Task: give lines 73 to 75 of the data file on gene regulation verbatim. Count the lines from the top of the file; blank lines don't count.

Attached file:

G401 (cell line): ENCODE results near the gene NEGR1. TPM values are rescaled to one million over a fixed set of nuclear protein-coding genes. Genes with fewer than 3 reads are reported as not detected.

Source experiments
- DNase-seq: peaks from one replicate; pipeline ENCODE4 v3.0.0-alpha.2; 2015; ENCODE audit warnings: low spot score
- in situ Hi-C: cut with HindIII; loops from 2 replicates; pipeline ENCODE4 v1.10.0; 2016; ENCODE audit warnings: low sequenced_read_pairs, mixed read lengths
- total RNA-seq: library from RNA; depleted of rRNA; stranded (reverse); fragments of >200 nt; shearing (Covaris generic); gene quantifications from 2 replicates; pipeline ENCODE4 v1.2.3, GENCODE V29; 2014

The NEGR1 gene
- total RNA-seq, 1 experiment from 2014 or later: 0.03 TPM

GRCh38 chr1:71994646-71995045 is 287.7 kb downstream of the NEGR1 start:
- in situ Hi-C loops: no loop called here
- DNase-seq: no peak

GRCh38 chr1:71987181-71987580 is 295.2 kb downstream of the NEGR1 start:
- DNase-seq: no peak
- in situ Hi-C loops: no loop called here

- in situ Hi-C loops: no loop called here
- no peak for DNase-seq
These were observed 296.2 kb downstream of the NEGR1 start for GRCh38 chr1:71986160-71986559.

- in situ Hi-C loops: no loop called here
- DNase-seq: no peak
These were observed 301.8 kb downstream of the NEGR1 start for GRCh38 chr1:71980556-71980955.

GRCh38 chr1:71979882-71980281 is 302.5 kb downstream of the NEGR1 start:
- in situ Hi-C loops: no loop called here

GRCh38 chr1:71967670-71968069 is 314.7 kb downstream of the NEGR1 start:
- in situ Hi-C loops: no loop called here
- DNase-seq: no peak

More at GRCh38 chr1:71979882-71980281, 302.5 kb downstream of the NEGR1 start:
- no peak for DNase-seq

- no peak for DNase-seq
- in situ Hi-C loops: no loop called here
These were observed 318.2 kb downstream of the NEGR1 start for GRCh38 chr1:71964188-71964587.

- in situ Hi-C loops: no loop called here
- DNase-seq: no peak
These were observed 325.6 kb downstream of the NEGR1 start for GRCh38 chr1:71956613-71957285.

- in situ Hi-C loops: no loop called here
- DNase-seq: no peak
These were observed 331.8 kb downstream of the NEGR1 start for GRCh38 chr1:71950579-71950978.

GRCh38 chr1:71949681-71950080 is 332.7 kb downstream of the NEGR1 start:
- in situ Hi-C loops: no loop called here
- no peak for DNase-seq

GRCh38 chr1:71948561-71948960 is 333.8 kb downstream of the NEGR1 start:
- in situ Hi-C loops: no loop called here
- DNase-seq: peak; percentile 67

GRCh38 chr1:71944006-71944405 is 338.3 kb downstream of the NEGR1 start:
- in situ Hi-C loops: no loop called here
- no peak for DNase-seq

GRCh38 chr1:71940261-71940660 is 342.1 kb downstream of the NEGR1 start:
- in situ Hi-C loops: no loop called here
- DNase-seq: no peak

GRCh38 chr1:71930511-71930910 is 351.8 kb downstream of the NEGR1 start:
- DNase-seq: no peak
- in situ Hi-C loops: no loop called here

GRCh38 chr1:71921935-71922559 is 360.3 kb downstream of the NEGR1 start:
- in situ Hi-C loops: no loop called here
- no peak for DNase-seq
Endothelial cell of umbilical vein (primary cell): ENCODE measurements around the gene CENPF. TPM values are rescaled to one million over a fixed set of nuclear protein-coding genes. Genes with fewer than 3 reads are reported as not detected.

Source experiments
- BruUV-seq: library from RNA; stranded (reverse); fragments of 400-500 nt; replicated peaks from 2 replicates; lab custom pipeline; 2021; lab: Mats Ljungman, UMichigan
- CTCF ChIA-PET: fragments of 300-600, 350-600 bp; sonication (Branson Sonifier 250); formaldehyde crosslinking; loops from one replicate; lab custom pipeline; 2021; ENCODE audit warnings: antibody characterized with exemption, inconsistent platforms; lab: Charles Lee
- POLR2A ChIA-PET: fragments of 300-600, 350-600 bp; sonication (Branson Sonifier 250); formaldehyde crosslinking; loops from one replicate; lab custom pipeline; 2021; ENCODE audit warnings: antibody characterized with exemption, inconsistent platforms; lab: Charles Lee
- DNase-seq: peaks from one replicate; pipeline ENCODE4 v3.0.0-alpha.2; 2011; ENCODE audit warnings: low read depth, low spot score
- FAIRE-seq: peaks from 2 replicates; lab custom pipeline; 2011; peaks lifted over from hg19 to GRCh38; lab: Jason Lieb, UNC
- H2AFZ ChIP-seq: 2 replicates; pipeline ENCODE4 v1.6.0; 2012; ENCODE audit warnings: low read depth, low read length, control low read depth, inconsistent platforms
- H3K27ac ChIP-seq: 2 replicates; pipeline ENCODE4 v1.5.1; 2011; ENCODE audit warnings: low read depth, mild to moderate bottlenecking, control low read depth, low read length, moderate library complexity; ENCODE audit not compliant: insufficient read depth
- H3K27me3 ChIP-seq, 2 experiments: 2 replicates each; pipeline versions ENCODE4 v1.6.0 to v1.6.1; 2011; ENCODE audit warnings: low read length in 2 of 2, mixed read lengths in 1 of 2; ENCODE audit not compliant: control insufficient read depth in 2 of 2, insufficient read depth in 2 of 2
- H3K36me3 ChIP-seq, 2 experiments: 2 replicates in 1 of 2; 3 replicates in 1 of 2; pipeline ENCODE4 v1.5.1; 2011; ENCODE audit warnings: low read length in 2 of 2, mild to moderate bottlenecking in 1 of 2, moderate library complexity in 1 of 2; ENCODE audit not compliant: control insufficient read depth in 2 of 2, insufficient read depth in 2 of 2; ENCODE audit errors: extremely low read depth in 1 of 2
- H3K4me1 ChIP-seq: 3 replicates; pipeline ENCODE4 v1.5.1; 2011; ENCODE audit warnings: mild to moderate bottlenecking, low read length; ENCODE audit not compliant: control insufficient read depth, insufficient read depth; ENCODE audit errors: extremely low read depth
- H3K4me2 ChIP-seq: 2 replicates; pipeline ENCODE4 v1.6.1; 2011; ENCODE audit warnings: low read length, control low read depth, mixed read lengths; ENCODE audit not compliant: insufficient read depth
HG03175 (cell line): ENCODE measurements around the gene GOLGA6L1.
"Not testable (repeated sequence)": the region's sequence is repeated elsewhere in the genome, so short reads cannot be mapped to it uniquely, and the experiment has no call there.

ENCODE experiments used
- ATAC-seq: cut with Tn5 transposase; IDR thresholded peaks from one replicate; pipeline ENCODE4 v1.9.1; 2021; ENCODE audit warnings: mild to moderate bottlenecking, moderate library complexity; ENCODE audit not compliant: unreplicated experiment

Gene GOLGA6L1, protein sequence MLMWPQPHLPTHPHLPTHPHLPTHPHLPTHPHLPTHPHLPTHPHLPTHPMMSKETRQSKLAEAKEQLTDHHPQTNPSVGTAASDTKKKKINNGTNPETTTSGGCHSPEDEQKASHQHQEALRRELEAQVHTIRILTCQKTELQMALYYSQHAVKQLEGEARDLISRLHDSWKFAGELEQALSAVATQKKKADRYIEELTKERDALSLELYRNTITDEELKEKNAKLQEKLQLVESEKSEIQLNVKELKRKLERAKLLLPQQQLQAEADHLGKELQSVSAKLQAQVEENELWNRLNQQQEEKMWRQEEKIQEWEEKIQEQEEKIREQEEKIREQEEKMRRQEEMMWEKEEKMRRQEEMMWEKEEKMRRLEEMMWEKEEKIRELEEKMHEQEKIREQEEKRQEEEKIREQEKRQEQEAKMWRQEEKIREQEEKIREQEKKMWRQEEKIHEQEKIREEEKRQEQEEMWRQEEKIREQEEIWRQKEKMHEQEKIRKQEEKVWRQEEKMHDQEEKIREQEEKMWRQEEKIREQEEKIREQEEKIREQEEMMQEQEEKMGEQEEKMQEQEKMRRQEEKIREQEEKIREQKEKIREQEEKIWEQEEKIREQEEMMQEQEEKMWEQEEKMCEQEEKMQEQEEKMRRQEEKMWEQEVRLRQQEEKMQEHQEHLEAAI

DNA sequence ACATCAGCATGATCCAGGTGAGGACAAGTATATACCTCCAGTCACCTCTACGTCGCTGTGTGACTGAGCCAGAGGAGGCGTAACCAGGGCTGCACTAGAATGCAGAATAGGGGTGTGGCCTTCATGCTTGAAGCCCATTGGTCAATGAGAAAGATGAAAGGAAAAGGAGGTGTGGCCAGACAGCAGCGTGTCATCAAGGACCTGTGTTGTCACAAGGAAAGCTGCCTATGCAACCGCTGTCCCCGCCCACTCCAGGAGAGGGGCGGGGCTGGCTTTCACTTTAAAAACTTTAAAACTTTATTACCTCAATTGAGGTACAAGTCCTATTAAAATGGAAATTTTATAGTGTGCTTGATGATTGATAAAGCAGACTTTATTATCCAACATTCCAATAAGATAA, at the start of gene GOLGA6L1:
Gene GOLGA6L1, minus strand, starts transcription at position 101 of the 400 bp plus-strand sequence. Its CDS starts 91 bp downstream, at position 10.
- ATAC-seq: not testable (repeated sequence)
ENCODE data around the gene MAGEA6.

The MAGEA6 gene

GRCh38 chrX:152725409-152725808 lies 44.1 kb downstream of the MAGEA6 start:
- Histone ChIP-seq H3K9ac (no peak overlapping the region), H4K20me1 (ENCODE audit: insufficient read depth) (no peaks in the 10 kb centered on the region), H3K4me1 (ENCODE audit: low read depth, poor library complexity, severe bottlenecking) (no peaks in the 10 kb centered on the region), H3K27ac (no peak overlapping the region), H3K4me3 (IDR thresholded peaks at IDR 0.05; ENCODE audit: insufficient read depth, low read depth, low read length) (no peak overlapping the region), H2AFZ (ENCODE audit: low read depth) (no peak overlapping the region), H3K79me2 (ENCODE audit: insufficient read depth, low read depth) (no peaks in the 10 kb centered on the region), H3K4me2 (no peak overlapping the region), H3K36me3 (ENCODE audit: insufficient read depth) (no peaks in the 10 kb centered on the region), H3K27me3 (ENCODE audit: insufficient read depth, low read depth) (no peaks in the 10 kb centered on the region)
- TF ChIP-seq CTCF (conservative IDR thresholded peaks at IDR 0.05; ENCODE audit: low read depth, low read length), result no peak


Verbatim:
Gene GOLGA6L1, minus strand, starts transcription at position 101 of the 400 bp plus-strand sequence. Its CDS starts 91 bp downstream, at position 10.
- ATAC-seq: not testable (repeated sequence)
ENCODE data around the gene MAGEA6.